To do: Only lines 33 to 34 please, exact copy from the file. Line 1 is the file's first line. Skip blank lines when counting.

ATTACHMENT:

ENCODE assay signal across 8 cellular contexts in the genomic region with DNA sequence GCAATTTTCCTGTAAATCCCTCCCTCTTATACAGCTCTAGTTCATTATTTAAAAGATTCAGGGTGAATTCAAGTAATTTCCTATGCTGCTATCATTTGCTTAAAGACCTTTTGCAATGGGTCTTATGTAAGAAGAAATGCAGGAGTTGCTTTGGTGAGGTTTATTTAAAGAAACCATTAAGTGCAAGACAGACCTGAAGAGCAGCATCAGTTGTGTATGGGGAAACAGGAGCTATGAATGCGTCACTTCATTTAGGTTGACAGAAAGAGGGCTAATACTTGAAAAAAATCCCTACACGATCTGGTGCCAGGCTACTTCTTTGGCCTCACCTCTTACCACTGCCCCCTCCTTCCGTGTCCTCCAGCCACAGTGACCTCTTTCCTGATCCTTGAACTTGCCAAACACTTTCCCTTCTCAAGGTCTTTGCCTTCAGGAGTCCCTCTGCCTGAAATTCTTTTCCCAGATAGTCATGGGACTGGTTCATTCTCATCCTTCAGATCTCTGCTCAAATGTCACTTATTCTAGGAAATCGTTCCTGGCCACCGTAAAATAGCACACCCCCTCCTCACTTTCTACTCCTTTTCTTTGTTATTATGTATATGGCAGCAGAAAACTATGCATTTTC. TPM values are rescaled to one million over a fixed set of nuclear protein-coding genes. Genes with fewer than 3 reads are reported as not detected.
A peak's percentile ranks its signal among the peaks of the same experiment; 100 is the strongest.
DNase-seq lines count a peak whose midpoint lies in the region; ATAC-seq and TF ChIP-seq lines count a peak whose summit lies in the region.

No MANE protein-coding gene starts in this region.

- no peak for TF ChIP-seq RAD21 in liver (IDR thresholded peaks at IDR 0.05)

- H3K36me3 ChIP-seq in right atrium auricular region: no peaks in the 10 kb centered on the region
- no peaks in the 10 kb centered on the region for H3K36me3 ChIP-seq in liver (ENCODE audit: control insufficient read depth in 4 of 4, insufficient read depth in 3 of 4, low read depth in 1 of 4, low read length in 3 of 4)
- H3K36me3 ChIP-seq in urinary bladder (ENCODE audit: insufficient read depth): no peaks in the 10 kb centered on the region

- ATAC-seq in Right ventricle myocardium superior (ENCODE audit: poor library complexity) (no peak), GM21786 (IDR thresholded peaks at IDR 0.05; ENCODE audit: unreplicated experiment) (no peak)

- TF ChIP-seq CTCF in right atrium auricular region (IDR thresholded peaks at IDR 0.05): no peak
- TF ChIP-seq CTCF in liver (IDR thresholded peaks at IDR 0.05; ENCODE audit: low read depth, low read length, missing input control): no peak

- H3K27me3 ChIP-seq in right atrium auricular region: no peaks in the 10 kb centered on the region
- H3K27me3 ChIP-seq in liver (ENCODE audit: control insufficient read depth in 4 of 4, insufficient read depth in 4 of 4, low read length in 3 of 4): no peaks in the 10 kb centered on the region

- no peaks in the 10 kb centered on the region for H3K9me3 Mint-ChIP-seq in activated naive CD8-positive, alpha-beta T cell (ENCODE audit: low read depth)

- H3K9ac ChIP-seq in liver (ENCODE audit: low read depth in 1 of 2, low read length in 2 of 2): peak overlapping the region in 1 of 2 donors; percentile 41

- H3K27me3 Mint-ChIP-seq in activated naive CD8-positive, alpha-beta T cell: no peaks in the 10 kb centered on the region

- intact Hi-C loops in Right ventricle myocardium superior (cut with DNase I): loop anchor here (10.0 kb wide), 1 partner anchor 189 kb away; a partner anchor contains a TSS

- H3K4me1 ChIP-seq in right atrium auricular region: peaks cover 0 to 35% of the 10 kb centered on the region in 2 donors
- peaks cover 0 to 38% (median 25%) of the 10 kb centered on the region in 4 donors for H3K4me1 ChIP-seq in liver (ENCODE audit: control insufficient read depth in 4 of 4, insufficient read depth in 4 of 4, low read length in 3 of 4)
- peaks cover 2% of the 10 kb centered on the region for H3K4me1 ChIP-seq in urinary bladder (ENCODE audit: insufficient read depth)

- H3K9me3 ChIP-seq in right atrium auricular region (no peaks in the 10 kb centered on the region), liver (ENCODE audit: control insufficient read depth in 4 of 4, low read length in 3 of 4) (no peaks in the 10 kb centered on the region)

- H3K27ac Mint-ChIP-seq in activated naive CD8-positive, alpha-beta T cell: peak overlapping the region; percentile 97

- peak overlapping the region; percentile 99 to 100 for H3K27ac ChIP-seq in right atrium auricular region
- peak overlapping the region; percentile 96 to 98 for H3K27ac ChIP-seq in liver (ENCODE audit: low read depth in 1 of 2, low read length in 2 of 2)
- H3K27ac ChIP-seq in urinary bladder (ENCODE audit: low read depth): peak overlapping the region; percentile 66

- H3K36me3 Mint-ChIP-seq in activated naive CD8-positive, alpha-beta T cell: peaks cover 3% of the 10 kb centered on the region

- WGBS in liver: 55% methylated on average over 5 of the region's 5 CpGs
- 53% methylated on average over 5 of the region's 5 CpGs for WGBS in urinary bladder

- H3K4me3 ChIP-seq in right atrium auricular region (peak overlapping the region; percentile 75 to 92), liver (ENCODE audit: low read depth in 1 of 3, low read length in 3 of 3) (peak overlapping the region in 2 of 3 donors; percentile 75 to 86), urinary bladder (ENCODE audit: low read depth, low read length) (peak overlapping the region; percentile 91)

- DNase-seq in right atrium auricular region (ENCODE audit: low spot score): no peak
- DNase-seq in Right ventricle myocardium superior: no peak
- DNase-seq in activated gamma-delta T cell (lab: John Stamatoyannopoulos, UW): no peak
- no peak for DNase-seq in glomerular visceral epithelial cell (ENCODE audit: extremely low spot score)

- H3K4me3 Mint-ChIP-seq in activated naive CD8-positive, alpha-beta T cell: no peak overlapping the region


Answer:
- no peak for DNase-seq in glomerular visceral epithelial cell (ENCODE audit: extremely low spot score)

- H3K4me3 Mint-ChIP-seq in activated naive CD8-positive, alpha-beta T cell: no peak overlapping the region